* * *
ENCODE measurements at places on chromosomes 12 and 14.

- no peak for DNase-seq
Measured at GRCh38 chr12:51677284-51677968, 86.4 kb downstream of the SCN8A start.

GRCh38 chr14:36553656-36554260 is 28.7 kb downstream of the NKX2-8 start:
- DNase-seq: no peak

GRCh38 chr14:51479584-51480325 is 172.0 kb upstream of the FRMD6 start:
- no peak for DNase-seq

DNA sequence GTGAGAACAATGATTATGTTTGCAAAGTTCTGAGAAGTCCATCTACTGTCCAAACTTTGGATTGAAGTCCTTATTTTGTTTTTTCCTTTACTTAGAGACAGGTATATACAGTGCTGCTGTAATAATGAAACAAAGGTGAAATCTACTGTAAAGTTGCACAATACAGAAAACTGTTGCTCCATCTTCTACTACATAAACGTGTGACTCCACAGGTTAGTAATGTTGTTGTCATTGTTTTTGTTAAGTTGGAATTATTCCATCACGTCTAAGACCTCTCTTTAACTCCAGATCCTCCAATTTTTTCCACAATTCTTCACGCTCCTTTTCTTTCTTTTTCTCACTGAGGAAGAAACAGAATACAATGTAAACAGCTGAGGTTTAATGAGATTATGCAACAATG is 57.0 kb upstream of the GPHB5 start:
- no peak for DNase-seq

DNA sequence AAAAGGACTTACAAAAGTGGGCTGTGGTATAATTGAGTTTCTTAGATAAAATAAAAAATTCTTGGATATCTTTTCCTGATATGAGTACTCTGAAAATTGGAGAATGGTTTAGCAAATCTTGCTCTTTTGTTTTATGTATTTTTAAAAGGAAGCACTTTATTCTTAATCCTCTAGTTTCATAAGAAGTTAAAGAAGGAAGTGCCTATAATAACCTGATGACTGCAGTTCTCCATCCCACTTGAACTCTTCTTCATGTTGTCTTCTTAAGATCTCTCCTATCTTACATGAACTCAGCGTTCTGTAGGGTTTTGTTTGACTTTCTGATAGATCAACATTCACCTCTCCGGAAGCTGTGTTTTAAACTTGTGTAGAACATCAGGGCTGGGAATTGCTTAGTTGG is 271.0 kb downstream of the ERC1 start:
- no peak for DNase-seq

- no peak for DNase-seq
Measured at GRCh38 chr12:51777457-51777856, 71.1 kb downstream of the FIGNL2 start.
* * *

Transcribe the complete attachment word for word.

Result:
ENCODE measurements at places on chromosomes 12 and 14.

- no peak for DNase-seq
Measured at GRCh38 chr12:51677284-51677968, 86.4 kb downstream of the SCN8A start.

GRCh38 chr14:36553656-36554260 is 28.7 kb downstream of the NKX2-8 start:
- DNase-seq: no peak

GRCh38 chr14:51479584-51480325 is 172.0 kb upstream of the FRMD6 start:
- no peak for DNase-seq

DNA sequence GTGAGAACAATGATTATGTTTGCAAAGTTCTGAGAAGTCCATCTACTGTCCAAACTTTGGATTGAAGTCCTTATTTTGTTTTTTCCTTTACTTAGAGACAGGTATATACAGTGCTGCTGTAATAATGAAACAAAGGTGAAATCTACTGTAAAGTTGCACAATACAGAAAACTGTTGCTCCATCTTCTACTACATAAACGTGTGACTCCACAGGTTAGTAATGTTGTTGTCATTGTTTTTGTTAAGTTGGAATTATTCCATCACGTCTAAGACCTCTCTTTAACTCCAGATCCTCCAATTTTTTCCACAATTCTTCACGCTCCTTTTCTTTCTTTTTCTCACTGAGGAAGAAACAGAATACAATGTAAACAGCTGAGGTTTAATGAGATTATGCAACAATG is 57.0 kb upstream of the GPHB5 start:
- no peak for DNase-seq

DNA sequence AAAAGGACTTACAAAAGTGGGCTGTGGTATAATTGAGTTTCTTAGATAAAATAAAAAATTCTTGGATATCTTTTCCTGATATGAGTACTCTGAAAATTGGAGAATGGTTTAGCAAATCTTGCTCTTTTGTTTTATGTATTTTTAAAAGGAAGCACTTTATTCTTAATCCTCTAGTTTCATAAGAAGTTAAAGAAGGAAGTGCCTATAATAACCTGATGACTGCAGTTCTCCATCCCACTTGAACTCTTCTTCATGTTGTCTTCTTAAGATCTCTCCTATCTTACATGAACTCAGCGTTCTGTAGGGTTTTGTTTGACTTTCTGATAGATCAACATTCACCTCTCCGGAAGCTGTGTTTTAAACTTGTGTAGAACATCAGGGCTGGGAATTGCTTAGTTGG is 271.0 kb downstream of the ERC1 start:
- no peak for DNase-seq

- no peak for DNase-seq
Measured at GRCh38 chr12:51777457-51777856, 71.1 kb downstream of the FIGNL2 start.